Access v Ownership

I was at a gig the other night (oh yes, I’m still a rock chick at heart!), and noticed the number of people holding up their mobile phones and digital cameras to record their favourite bits of the performance.

It took me back to the days when cameras were banned from gigs. Your bag was searched on entry to the venue to ensure you didn’t take in any recording equipment. (Now, it may be searched for bombs, but that’s another story.)

With cameras on every mobile phone, I guess that kind of photographic control has become impossible to implement.

We’re not like a remote tribe, who believe a photo captures their soul. These days, we don’t own the rights to our own images any more. You, your family and your friends can be unwittingly ‘tagged’ on Facebook, by anyone that’s ever photographed you. If you want another example, witness the number of gossip magazines filled with paparazzi pictures of ‘celebrity’ cellulite or armpit hair. Not sure why anyone really wants to look at that, but hey, the publications seem to sell OK!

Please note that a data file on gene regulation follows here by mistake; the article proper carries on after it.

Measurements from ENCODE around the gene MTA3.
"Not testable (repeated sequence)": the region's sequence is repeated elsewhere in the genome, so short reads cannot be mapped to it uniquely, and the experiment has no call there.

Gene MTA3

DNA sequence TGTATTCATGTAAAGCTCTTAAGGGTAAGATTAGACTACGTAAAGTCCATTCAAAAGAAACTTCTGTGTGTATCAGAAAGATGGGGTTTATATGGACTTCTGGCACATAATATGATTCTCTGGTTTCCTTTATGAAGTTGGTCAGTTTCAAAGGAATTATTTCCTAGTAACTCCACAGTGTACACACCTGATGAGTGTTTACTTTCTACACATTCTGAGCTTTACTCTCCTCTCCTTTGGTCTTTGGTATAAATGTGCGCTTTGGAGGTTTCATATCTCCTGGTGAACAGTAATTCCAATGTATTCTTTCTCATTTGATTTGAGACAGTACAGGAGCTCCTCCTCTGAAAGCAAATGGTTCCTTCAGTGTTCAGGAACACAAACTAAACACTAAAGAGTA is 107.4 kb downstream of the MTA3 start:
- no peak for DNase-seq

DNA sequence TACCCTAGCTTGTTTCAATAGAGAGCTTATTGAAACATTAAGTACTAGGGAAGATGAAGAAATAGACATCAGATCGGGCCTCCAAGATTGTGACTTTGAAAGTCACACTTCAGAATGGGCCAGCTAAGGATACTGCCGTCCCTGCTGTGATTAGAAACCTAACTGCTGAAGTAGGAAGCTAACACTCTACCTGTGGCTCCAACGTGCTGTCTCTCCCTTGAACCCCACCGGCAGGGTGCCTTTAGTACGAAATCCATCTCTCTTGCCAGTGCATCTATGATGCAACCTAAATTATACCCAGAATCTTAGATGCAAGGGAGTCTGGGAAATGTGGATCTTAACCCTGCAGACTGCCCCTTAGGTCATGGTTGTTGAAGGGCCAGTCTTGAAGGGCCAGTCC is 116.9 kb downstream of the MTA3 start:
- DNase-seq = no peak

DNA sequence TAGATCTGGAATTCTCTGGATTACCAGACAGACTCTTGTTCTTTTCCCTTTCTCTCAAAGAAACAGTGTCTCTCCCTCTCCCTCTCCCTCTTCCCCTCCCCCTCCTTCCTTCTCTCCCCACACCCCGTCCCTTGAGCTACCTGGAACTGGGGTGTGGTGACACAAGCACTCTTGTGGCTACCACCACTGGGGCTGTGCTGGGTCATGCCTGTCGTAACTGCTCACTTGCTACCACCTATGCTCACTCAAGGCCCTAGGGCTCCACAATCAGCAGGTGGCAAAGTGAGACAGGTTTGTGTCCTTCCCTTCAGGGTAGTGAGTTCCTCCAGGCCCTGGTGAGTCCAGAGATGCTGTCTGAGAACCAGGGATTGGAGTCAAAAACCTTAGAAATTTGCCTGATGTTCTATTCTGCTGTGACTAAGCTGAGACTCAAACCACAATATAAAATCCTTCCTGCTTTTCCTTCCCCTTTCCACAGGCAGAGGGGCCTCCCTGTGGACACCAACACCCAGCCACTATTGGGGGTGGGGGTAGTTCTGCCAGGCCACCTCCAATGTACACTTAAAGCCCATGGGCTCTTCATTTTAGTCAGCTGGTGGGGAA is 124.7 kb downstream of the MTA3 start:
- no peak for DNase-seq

That’s images. As for music and voice recordings, tapes and disks have evolved to CD and now MP3 format. With the advent of resources such as Spotify, you no longer need to pay to listen to what you want. Just sign up, and you can search or be presented with the music of your choice.

When it comes to software, instead of everyone across the world buying the latest version and having to upgrade all the time, with cloud computing there is one version stored centrally that you pay for the right to access via the Internet.

I predict that we won’t even have to own a TV set in future. Instead, we’ll watch whatever we want, thanks to a monitor wirelessly linked to our computer, and pay as we go.

I think it’s a good thing. Do you think the same?

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